Cardiovascular Disease

What is Cardiovascular Disease?

Also known as heart disease, cardiovascular disease is a serious condition that can threaten your life if not properly controlled. There are a few different health problems that work together to create a single disease, and most of them are caused by the build of plaque in the arteries.

This condition is called atherosclerosis. There are many risk factors that increase your chances of developing atherosclerosis and cardiovascular disease.

Risk factors include

  • A poor diet that is high in saturated fats, trans fats, and sugar
  • A lack of exercise, especially cardiovascular exercise
  • Being overweight or obese
  • Smoking cigarettes
  • Diabetes and other diseases that cause insulin resistance
  • Inflammation of the blood vessels
  • Hypertension, also known as high blood pressure

What are the Symptoms of Cardiovascular Disease?

Paying attention to the early signs of heart disease allows you to seek treatment during the time when medications and lifestyle changes are most likely to work.

These earliest signs include short periods of chest pain, trouble catching your breath, numbness in your extremities accompanied by pain, and pain in the upper torso, neck and jaw. Irregular heartbeats can also be linked to heart disease.

Cardiovascular Disease Causes

Cardiovascular disease can be caused by a wide range of factors, but the most common are lifestyle factors.

Tobacco smoke can contribute to heart disease, and both active smokers and those who are regularly surrounded by secondhand smoke are at an increased risk. High blood pressure, which is often caused by smoking, poor diet and infrequent exercise, is also a contributing factor, as is high cholesterol.

People who are obese or overweight are at an increased risk of developing cardiovascular disease. Diabetes is also known to contribute to it. This is because it causes high amounts of sugar in the blood which begins to damage the heart.

In some instances, coronary heart disease occurs in women after menopause due to lowered estrogen levels throughout the body. It’s also possible to develop cardiovascular disease as a result of stress, and it is thought that this is due to a sudden release of stress hormones throughout the body. Emotionally traumatic events, such as the breakdown of a relationship or loss of a loved one can trigger this release of stress hormones, which is why it is often known as “broken heart syndrome”.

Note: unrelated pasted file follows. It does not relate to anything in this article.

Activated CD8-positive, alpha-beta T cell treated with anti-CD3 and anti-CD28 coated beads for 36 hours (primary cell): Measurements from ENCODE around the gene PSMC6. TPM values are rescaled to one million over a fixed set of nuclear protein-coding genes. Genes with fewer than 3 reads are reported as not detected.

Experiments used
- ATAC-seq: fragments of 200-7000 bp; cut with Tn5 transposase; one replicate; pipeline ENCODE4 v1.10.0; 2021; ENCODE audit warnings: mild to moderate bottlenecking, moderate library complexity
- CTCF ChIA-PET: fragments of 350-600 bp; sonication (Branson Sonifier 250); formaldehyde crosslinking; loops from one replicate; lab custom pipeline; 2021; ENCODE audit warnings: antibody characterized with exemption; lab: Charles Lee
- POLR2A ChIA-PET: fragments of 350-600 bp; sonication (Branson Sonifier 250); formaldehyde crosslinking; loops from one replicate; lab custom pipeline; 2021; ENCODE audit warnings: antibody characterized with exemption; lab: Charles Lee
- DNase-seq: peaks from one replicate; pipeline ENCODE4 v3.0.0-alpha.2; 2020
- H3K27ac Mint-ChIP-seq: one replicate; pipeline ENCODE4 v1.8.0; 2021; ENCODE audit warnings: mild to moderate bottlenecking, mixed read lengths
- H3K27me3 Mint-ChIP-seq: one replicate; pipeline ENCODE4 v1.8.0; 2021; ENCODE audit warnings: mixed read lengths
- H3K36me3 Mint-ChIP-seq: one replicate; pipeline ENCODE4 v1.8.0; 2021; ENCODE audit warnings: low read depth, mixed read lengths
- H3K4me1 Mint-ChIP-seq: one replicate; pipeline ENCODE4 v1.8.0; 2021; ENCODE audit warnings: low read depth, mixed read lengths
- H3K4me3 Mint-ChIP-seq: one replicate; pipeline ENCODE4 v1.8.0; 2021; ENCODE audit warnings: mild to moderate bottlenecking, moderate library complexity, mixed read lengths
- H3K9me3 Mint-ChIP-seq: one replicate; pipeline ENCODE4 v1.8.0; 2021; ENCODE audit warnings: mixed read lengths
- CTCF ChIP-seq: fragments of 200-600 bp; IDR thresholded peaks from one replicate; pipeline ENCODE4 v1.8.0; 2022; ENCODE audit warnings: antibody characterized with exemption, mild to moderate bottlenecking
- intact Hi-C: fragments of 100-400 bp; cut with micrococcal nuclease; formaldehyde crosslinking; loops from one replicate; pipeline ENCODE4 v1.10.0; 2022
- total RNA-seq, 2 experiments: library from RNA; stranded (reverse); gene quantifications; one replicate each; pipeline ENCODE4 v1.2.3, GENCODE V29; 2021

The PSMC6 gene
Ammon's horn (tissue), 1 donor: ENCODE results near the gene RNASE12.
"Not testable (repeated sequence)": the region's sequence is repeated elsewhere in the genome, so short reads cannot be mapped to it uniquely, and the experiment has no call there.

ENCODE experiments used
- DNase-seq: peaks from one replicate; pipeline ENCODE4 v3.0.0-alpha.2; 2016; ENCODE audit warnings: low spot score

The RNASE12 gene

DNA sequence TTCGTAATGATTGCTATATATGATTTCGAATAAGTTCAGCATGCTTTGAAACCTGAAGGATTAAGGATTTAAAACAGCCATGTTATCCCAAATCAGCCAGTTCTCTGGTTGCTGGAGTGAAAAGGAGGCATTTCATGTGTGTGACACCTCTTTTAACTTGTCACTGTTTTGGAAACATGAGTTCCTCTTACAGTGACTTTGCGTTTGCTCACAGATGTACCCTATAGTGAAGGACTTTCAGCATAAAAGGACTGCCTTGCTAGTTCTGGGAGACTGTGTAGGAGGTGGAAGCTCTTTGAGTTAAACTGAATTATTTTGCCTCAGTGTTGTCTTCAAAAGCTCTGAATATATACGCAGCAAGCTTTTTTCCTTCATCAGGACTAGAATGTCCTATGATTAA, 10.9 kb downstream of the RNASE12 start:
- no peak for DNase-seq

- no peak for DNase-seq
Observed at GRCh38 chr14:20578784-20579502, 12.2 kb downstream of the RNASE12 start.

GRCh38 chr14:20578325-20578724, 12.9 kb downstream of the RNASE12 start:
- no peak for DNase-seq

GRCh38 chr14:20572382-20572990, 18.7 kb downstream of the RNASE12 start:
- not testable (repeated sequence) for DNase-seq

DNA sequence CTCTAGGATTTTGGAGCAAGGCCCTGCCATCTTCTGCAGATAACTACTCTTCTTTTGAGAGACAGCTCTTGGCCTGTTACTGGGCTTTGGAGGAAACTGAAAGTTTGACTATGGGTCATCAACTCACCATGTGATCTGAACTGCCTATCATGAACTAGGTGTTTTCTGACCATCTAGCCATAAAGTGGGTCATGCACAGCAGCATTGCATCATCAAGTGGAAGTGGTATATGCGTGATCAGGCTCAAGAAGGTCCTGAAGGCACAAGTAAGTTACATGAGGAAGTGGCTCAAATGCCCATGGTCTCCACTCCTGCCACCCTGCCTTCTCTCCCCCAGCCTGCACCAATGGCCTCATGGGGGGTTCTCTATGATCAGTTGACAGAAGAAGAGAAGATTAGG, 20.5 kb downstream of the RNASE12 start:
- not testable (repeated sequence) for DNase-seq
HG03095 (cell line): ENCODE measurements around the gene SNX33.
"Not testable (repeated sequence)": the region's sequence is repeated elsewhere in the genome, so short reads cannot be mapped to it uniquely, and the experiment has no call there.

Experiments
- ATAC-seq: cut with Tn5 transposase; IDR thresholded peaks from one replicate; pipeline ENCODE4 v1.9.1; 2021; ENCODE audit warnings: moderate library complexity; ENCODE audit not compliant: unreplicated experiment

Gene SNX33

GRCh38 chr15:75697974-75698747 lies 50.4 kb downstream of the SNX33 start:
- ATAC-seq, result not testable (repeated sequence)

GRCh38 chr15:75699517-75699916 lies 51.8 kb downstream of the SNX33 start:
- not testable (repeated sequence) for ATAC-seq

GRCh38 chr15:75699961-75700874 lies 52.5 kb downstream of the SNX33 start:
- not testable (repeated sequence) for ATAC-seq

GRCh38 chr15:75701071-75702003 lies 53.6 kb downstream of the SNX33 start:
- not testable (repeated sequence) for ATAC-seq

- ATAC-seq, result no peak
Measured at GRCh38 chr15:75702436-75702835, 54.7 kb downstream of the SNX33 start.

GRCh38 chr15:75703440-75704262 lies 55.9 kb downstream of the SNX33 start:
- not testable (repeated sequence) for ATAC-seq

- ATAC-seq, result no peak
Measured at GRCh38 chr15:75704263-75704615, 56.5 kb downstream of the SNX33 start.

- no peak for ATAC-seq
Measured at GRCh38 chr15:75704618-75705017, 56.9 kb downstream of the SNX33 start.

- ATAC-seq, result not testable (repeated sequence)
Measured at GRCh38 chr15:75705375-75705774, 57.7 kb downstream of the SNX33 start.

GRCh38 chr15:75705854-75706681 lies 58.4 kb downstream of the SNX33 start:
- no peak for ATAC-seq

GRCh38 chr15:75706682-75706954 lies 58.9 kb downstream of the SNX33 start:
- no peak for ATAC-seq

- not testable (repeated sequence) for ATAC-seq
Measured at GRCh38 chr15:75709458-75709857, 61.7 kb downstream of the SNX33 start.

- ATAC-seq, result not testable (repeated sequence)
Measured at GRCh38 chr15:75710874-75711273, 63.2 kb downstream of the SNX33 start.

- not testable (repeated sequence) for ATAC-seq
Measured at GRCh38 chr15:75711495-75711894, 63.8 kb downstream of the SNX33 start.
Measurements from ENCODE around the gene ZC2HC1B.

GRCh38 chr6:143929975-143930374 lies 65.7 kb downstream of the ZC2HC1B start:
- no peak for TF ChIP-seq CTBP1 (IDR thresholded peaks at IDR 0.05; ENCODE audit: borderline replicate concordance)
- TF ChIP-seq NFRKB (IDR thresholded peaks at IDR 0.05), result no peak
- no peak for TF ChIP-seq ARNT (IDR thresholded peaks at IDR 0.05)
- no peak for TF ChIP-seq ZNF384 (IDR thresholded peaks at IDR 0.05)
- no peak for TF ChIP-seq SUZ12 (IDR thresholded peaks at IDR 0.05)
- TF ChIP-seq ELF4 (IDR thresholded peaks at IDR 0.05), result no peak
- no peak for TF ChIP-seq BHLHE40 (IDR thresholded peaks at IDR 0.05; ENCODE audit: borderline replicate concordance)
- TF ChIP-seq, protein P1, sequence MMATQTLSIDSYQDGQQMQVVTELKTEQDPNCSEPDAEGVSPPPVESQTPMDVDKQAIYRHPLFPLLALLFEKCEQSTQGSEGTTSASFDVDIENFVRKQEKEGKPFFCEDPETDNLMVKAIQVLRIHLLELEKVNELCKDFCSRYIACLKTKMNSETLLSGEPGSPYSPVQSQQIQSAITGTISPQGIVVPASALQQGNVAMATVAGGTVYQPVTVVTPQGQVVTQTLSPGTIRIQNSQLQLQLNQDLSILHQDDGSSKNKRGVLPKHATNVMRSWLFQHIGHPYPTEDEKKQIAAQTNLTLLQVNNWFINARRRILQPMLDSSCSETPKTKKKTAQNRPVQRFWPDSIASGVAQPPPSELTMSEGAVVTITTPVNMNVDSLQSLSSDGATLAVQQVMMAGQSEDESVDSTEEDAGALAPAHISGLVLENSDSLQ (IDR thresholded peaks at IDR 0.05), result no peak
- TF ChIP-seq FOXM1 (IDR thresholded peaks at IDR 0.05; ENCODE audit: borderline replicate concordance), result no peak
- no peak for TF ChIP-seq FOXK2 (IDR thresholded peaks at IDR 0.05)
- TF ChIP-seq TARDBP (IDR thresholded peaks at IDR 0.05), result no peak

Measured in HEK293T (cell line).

How is Cardiovascular Disease Treated?

For patients with the earliest stages of heart disease, adjusting their diet, exercising more, and taking medication for blood pressure control is often enough to stop the advancement of the disease.

The blockages of the heart’s arteries can lead to heart attacks if you don’t catch the disease early, so you’ll need secondary treatments like anti-coagulants and cardiac rehabilitation if that happens. Surgeries to bypass damaged arteries, clear clots and blockages, or install stents to hold open the blood vessels can all prevent serious damage to the heart. Statins are a cholesterol lowering class of drugs many heart disease patients take to prevent future plaque formation as well.

Cardiovascular Disease Prevention

Adopting a healthier lifestyle may help to reduce your risk of cardiovascular disease. For one, it’s important to stop smoking. Those who don’t smoke should also try to avoid smokey environments wherever possible. People who are overweight or obese should try to lose weight and maintain a healthy BMI.

Eating a balanced diet will help with weight loss or maintenance, but it will also reduce the risk of cardiovascular disease. Saturated fat, salt and sugar should be avoided. Moderate amounts of unsaturated fat should be consumed alongside plenty of fruit and vegetables, lean proteins and whole grains. Alcohol should be consumed in moderation.

Exercise is also important for reducing the risk of heart disease. Three 30-minute sessions of moderate activity every week is enough to maintain a healthy heart. For those who currently live a very sedentary lifestyle, it’s important to gradually build up to this level of exercise over several weeks or months.

Last Reviewed:
September 13, 2016
Last Updated:
March 30, 2018